Brazil’s New Wave of Sustainable Buildings Aims to Be Green and Ensure User Well-Being

In addition to sustainability certification, high-end developments seek a seal that prioritizes the health and safety of their users, according to real estate consultancy JLL

The majority of office developments in São Paulo, such as Rochaverá, have green certification. (Photo: Pedro Abude)
July 28, 2023 | 01:35 PM

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Bloomberg Línea — São Paulo is the 12th city in the world with the most buildings with sustainability certification, according to a global study by real estate consultancy JLL and obtained exclusively by Bloomberg Línea. But more than simply “green”, now new building projects seek another type of seal, that of user well-being.

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According to the US-based consultancy, 71% of high-end developments in São Paulo are certified with a so-called ‘green’ seal, and are buildings designed to have a reduced impact on the environment at all stages of their life cycle.

Of the 40 cities in the world analyzed in the study, São Paulo appears ahead of cities that have long invested in sustainability, according to JLL, such as Miami (66% of the total high standard), Los Angeles (65%), New York (61%), Tokyo (51%), Seoul (45%) and Beijing (40%).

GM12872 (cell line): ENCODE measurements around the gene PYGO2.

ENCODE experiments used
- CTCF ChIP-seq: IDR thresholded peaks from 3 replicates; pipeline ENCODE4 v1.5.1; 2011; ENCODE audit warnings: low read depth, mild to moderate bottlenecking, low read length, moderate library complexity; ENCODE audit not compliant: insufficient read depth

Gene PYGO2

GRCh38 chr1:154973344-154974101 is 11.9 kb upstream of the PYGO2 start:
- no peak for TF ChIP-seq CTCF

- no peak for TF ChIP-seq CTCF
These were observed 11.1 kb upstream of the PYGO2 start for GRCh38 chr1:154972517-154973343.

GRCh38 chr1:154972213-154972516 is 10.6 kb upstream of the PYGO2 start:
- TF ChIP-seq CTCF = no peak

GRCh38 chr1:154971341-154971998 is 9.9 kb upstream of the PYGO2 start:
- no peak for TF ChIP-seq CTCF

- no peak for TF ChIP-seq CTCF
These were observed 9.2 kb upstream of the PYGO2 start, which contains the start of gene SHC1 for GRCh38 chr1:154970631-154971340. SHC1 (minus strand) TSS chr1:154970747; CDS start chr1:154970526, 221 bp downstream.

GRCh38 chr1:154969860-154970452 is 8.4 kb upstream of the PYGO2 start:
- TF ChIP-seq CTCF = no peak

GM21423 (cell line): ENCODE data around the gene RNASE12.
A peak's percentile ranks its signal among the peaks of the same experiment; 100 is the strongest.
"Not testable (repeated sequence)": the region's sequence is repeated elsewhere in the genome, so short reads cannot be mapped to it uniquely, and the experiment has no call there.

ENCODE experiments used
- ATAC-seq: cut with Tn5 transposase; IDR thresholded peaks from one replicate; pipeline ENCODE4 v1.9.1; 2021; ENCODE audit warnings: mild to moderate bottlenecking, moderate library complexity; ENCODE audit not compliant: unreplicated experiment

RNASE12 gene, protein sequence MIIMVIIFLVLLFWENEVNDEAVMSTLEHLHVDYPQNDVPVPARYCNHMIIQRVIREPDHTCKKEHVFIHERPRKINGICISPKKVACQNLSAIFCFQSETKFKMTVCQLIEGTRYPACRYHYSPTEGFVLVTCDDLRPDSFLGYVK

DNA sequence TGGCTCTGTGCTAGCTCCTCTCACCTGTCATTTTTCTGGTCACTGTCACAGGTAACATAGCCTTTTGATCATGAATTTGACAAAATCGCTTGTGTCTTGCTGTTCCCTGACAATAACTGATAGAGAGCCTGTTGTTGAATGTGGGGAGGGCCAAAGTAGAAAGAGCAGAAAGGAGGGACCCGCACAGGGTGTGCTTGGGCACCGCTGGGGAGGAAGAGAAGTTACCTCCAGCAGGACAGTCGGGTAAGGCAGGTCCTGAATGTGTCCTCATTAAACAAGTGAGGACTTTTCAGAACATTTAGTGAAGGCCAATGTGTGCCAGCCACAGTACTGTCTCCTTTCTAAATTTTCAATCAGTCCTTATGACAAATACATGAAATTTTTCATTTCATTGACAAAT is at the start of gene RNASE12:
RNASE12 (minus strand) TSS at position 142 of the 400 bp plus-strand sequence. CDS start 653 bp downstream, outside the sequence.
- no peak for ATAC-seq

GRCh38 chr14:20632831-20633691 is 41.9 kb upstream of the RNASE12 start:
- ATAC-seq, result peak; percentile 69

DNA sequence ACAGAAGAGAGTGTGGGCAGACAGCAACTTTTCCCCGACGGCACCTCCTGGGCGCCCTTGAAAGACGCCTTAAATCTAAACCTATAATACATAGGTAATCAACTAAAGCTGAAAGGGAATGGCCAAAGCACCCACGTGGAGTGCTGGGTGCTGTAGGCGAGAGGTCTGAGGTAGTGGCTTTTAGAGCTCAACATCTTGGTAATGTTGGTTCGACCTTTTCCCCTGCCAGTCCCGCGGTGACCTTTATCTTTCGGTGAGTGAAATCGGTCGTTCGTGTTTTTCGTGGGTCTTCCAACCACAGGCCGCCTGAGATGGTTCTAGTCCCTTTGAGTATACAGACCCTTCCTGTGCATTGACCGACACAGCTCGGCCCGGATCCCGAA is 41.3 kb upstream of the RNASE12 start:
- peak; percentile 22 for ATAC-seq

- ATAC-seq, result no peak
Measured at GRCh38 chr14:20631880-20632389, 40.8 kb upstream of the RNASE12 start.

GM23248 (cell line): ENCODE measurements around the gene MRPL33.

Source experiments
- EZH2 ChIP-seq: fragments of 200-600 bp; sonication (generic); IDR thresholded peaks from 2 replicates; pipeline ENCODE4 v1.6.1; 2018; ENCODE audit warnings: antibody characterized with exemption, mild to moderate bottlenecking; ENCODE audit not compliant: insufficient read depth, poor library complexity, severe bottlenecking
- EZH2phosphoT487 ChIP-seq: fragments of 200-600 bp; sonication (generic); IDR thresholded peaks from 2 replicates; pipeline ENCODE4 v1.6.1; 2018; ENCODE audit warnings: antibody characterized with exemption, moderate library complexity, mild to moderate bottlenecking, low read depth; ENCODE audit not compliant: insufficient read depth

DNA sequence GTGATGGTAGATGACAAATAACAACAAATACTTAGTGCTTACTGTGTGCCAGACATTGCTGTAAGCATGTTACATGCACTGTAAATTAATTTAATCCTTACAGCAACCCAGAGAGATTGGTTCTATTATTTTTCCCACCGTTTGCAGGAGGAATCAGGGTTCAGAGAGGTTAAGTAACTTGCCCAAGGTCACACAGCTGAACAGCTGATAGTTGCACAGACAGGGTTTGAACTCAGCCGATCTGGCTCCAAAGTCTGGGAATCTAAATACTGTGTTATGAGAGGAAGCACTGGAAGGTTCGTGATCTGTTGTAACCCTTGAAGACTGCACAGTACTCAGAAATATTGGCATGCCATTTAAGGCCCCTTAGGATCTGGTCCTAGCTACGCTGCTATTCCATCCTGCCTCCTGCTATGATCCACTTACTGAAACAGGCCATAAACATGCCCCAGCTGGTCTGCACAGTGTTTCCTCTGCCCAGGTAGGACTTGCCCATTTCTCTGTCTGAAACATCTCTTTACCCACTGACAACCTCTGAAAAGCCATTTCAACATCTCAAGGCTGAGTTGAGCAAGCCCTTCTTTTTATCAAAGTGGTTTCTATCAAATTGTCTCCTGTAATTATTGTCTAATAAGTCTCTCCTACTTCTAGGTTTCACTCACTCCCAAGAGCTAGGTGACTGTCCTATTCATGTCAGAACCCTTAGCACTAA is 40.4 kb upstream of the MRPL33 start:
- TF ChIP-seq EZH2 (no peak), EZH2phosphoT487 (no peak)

In the case of ‘green’ labels, the best known in Brazil is LEED, and approximately 1,500 buildings already have this certification in the country.


According to JLL’s sustainability director, Luciana Arouca, the ‘green’ seal attests that a building meets several criteria, such as responsible energy and water consumption, maximum use of natural light, as well as waste management processes.

JLL’s Arouca explained that the age of the development determines the complexity of the process of obtaining certification. “The investment to adapt an old building will be much higher. The big trend is for new developments to come out with a green seal or at least prepare the project to obtain it later,” she said in an interview with Bloomberg Línea.

She added that large tenants, mainly global companies, check the sustainability criteria of the developments before signing the lease, often with the requirement of so-called “green clauses”.


“It’s a way of agreeing with the landlord that, within a certain period, the development commits to achieving certain efficiency targets,” she said.

According to JLL, a third of company CEOs plan to move out of less carbon-efficient spaces by 2025.

The consultancy’s survey also showed that green-certified developments have lower vacancy rates, even in neighborhoods or regions where these rates are higher.

There are other benefits, too. In the prime area of São Paulo, for example - which covers Faria Lima, Berrini/Chucri Zaidan, Itaim, JK, Paulista and Vila Olímpia - the asking price for the leasing of buildings with a green seal is, on average, 20% higher than in non-certified buildings.